Seasonal Induction of Cluster Roots in Embothrium coccineum J.R. Forst. & G. Forst. in the Field: Factors that Regulate their Development
Donoso-?anculao,Gabriel; Castro,Mauricio; Navarrete,Darío; Bravo,León A; Corcuera,Luis J;
Chilean journal of agricultural research , 2010, DOI: 10.4067/S0718-58392010000400005
Abstract: embothrium coccineum j.r. forst. & g. forst. (proteaceae) is a tree that grows successfully in nutrient poor soils of southern chile at full sunlight. under these conditions it develops cluster roots (cr).however, the induction of cr on this species has not been studied completely. the aim of this work was to study the effect of seasonality, soil and weeds in the development of cr in e. coccineum. the present study was performed in los lagos region (41o72? s lat), chile. plants of e. coccineum were grown in sandy soils in presence or absence of weeds, using two concentrations of organic matter. the number of cr per plant, cr mass and p concentration in leaves was measured during the four seasons in e. coccineum plants. the cr development in the soil with high organic matter concentration and without weeds was observed in autumn, spring and summer, and in the soil with low organic matter concentration was observed in autumn, winter and spring. not found related of this result with the foliar p concentration in e. coccineum. the results suggest a strong seasonal and weeds effect on cr development in e. coccineum under field conditions.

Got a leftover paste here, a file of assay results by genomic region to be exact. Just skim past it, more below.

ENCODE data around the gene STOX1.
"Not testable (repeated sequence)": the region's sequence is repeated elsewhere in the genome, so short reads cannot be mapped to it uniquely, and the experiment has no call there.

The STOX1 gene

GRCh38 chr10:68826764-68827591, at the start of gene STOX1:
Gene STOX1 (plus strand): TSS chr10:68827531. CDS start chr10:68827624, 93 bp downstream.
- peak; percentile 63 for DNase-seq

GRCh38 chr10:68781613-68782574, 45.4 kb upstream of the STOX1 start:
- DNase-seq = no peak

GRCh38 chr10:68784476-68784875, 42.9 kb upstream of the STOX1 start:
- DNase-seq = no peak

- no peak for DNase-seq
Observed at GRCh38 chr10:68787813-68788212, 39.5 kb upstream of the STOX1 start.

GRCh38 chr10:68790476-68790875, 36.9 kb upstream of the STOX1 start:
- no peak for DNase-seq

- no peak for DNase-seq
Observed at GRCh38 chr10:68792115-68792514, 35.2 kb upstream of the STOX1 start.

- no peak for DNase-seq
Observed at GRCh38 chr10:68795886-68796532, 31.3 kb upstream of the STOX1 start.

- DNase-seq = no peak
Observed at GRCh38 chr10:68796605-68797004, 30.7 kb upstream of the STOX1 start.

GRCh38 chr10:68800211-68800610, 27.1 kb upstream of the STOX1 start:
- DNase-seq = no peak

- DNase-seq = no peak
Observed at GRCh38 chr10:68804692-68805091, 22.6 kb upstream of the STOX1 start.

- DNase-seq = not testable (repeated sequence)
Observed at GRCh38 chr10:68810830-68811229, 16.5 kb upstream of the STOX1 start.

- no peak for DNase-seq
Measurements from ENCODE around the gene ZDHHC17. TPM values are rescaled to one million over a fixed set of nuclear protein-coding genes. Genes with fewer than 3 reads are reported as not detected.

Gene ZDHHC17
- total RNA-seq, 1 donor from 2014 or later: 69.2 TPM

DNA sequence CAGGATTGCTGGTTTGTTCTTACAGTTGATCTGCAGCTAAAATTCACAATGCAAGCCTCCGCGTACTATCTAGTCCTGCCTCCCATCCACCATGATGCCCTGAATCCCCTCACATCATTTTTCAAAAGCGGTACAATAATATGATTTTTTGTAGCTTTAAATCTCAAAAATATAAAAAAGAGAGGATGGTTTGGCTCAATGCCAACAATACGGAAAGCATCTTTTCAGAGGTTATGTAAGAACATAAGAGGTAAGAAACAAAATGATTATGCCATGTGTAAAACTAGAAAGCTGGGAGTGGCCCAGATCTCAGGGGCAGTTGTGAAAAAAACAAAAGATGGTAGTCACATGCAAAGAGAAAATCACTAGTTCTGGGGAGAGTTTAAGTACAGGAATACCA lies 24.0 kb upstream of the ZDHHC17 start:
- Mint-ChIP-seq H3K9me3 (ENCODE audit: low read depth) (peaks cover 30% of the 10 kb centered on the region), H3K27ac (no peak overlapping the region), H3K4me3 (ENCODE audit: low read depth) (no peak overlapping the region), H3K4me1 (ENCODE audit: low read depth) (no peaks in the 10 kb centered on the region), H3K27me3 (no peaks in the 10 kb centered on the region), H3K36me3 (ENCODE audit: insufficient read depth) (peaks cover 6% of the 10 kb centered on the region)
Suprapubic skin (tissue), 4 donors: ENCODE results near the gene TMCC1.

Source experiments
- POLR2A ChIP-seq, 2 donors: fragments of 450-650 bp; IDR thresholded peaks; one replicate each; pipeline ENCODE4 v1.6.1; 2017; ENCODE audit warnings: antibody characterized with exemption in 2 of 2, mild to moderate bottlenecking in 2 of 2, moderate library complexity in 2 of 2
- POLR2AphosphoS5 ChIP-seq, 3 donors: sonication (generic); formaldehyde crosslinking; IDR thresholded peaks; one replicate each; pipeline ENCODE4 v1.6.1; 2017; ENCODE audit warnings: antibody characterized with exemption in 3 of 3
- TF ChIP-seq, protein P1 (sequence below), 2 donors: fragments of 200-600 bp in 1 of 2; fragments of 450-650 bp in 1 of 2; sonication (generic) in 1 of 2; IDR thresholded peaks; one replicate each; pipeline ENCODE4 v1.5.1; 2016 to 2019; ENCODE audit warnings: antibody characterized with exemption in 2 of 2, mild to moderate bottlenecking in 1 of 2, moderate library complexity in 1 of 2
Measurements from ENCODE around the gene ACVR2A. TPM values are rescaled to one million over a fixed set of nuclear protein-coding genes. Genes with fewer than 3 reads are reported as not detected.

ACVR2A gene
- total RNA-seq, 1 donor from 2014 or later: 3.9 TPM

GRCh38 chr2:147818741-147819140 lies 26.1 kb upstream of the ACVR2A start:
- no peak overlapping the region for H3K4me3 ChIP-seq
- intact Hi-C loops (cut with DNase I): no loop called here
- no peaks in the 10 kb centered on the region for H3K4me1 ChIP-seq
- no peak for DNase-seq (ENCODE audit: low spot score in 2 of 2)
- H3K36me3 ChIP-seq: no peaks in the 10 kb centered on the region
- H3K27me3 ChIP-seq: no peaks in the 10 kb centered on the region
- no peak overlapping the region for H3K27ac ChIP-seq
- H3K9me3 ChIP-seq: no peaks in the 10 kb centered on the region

Leaf seasonal accumulation of a 47-kDa dehydrin and changes in its cryoprotective activity in Nothofagus dombeyi (Mirb.) Blume Acumulación estacional de una deshidrina de 47-kDa en hojas y cambios en su actividad crioprotectora en Nothofagus dombeyi (Mirb.) Blume
Jorge Gallardo-Cerda,León A Bravo,Luis J Corcuera
Gayana. Botanica , 2012,